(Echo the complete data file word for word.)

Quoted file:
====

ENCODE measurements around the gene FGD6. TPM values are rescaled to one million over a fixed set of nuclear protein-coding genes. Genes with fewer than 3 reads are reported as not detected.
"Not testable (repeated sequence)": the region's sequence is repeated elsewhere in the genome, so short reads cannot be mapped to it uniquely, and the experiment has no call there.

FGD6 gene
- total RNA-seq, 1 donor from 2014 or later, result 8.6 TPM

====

ENCODE measurements around the gene FGD6. TPM values are rescaled to one million over a fixed set of nuclear protein-coding genes. Genes with fewer than 3 reads are reported as not detected.
"Not testable (repeated sequence)": the region's sequence is repeated elsewhere in the genome, so short reads cannot be mapped to it uniquely, and the experiment has no call there.

FGD6 gene
- total RNA-seq, 1 donor from 2014 or later, result 8.6 TPM